News24

Zimbabwe constitution draft 'flawed'

2012-07-23 08:59

Harare - A draft constitution just finalised by Zimbabwe lawmakers as part of key reforms ahead of elections is a flawed compromise that will have little effect, analysts warn.

The proposed document, which will be subject to a referendum, was crafted by experts from the main political parties to a power-sharing government that has been in place since a violence-marred 2008 election.

President Robert Mugabe, in power for 32 years, was forced into the power-sharing deal with arch rival Morgan Tsvangirai to avoid a descent into bloody conflict.

The draft, finalised on Friday, curtails presidential powers and limits terms to 10 years.

Under the draft plans there is however no age limit for the president, meaning Mugabe could seek another mandate under its terms.

Mugabe, 88, is now trying to get out of the power-sharing deal and has in recent months been pushing for new elections without a new constitution.

But the southern African regional leaders who brokered the post-electoral peace deal appeared to have impressed on him at a June summit that elections must take place under a new constitution.

Lovemore Madhuku, a legal expert at the University of Zimbabwe, sees the draft as an unsatisfactory compromise between negotiators from the parties in the power-sharing government.

"It retains an executive president. That's not what the people said during the outreach programme. In fact, the people don't even know the meaning of some of the things that are in the constitution," he told AFP.

"From us it's a clear 'No' vote."

Future generations

Jonathan Moyo, a member of parliament from Mugabe's Zanu-PF, said the draft lacked legitimacy because the drafting process by the political parties excluded other players.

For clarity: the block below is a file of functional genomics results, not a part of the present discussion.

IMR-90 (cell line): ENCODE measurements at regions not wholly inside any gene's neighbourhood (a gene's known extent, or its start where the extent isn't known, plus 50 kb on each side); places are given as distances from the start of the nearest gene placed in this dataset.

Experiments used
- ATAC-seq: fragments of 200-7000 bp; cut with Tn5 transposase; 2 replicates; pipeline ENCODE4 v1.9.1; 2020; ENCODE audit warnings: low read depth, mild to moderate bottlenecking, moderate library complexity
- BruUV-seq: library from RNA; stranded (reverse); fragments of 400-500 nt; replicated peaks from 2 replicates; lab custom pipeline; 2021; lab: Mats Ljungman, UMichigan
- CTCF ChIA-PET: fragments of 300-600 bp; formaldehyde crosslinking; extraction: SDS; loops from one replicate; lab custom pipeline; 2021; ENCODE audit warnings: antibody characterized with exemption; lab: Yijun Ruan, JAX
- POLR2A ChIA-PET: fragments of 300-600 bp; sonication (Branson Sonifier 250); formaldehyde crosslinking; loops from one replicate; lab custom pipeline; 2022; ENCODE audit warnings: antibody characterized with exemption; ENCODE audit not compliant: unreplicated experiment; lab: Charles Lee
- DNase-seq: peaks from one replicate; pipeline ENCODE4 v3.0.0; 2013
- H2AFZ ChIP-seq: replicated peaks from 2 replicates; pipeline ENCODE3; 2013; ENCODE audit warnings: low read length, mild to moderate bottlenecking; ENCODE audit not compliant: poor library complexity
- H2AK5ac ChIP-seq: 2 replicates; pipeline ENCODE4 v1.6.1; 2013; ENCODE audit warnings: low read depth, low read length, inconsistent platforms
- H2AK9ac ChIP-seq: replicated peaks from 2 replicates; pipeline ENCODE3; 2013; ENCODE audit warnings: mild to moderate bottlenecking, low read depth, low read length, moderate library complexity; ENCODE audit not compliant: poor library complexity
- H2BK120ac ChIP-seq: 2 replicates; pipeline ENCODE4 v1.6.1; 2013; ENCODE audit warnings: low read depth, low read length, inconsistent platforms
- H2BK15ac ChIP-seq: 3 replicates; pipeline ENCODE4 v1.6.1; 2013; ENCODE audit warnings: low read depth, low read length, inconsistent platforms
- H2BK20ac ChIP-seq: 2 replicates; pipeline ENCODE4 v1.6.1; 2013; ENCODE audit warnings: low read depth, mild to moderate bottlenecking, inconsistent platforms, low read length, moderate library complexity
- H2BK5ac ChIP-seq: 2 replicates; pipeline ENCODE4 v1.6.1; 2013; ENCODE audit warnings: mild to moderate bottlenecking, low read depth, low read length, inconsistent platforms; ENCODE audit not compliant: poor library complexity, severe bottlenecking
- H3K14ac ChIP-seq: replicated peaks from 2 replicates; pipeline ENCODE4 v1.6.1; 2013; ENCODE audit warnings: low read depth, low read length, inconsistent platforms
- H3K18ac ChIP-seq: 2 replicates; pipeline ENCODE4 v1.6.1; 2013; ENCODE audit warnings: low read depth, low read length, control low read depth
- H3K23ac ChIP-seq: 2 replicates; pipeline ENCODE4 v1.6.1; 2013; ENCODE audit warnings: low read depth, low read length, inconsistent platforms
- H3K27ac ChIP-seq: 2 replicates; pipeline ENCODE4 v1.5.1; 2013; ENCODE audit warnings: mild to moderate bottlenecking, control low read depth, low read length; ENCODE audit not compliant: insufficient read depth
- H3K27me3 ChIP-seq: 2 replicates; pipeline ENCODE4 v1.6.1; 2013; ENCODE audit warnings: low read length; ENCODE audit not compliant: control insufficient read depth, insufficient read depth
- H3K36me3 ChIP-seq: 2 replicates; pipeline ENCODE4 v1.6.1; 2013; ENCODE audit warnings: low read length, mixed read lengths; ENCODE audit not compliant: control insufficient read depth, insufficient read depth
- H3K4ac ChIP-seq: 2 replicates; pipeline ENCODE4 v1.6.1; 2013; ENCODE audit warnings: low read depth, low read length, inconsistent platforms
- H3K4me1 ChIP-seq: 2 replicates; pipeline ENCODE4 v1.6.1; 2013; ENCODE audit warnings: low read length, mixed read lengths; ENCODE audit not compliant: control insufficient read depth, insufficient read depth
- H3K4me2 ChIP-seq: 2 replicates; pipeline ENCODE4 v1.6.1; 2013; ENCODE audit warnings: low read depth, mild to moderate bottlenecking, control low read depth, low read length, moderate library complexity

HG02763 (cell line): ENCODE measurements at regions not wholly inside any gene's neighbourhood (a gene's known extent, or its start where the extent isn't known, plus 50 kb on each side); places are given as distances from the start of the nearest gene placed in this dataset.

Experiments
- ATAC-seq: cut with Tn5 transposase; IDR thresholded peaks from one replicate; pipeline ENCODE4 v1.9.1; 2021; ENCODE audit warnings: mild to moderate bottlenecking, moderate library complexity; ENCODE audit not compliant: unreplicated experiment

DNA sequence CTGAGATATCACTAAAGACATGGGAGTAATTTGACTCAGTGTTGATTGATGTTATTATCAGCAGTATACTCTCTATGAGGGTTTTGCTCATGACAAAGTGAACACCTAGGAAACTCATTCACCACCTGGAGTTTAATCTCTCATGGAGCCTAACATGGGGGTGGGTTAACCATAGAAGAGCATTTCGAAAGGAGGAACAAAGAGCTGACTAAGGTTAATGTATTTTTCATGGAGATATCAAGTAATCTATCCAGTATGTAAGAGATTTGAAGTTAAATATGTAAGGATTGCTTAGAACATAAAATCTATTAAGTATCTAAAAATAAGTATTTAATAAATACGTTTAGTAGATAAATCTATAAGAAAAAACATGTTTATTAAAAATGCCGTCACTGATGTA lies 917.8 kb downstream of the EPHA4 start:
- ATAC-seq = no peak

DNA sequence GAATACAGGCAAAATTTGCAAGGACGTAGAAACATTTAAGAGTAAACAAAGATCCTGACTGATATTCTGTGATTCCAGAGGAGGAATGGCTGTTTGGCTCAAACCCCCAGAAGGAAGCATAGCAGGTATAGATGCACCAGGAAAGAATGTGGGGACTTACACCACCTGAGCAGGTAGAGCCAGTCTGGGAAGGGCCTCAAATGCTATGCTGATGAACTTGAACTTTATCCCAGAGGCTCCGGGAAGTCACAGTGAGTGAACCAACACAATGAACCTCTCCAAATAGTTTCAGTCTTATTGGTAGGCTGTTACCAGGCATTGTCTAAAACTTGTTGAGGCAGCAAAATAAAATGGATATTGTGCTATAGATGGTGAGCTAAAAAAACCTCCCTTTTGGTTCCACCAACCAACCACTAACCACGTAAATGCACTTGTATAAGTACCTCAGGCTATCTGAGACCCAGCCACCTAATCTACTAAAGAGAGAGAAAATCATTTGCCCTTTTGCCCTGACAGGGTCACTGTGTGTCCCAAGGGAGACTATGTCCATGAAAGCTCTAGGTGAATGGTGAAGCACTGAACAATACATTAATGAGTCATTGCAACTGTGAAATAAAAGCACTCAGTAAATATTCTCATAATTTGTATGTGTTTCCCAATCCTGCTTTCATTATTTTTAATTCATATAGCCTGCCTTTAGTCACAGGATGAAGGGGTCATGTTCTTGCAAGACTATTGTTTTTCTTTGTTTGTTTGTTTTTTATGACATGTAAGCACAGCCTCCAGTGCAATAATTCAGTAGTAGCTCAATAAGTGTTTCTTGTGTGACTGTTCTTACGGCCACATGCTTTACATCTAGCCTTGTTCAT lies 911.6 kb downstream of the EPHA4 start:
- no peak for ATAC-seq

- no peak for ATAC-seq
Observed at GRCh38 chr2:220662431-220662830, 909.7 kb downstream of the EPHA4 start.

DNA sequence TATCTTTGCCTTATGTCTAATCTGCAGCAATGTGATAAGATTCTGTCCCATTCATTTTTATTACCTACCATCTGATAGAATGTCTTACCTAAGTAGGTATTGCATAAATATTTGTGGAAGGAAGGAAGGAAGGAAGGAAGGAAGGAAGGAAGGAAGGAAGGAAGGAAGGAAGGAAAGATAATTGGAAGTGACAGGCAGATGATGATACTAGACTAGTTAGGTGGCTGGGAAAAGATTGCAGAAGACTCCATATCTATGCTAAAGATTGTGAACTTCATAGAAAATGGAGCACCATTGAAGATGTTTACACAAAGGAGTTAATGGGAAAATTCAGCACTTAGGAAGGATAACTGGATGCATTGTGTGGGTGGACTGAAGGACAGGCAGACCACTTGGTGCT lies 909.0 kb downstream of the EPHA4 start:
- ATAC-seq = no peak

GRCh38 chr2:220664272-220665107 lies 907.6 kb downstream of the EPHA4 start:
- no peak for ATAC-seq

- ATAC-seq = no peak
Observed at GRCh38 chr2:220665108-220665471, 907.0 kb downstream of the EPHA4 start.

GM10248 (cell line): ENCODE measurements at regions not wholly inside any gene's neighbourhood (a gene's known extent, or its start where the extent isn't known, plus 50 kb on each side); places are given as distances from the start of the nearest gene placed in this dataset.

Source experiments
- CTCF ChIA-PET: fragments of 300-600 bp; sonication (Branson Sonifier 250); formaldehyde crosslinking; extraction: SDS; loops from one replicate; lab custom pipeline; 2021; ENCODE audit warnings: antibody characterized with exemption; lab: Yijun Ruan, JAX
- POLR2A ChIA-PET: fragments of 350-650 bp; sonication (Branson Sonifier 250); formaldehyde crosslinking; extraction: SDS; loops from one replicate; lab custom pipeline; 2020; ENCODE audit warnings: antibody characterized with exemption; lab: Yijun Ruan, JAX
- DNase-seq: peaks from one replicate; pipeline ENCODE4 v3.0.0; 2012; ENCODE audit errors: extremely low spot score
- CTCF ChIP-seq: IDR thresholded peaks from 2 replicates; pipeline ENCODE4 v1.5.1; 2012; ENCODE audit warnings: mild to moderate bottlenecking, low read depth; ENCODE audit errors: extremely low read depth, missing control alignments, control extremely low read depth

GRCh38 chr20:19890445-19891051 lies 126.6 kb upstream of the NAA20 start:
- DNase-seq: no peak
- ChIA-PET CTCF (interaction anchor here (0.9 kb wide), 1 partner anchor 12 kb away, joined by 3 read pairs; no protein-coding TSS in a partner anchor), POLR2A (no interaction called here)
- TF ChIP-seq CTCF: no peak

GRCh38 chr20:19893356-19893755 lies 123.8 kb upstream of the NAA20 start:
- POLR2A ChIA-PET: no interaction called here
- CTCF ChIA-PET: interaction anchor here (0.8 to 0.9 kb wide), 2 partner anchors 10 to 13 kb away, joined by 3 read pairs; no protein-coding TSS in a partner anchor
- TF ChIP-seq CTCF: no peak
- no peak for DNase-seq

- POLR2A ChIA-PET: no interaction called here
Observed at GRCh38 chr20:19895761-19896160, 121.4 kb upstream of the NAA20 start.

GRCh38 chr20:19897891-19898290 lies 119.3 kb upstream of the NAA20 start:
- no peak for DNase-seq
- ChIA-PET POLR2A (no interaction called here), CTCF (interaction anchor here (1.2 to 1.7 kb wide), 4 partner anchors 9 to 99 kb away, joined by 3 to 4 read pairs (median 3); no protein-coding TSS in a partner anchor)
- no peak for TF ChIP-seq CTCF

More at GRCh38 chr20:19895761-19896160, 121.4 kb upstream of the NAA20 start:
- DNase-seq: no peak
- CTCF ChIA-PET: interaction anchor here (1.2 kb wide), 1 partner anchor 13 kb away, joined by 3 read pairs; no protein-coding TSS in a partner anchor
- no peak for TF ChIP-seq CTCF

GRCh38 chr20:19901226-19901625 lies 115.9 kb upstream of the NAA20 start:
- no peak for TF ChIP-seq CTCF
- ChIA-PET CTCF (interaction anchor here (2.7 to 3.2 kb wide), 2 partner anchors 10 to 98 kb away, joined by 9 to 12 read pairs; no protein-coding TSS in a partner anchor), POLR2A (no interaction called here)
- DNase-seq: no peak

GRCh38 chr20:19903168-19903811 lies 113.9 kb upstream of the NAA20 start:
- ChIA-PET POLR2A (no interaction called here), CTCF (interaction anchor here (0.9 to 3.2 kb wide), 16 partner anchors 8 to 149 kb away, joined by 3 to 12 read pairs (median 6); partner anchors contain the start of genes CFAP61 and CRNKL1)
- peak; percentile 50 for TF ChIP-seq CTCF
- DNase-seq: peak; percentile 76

The government-owned Sunday Mail newspaper said that even if the draft sails through the referendum, whenever that will be, the constitution "will most definitely be challenged and thrown away by future generations".

The proposed document also tackles social issues, allowing same-sex marriage while retaining capital punishment, though not for women or anyone over 70 years old.

It provides for citizenship by birth, descent or registration but does not allow dual citizenship.

The draft also provides for compensation for white farmers who were forced off their land under Mugabe's controversial land reforms and protects the property rights of the new farmers.

Nevanji Madanhire, editor of the privately owned Standard newspaper, said: "The new constitution... should be a blueprint for the correction of all that has gone wrong with our country.

"But the amount of compromise the latest draft shows means the country is ready to continue with the same."

Eric Matinenga, a minister from the Movement for Democratic Change (MDC) responsible for constitutional affairs, told reporters on Friday: "We have had one president since 1980 and it is the feeling of most people that this has been the biggest weakness of the country."

He added: "The draft recognises that gone are the days when governance was entrusted in the hand of the 'strong man'."

Reform process

The draft constitution provides for a vice president to take over if the president dies, resigns or becomes incapacitated.

This, according to some analysts, deals with the succession battles in Zanu-PF and forces Mugabe to choose a successor.

The new rules would also require the head of state to consult parliament and the cabinet on key appointments, alongside fixing term limits for both the presidency and the executive, said Matinenga.

It protects a serving president from prosecution, but the immunity falls away when the head of state leaves office, another concern for Mugabe.

The new document, which has been worked on for three years, will be put to a public conference at the end of August and then to a referendum at a date yet to be announced.

The constitution-making was characterised by bickering including the disruption of the first stakeholders conference by militant supporters of Mugabe's party and the death of a member of Tsvangirai's party during the outreach to gather people's input into the charter.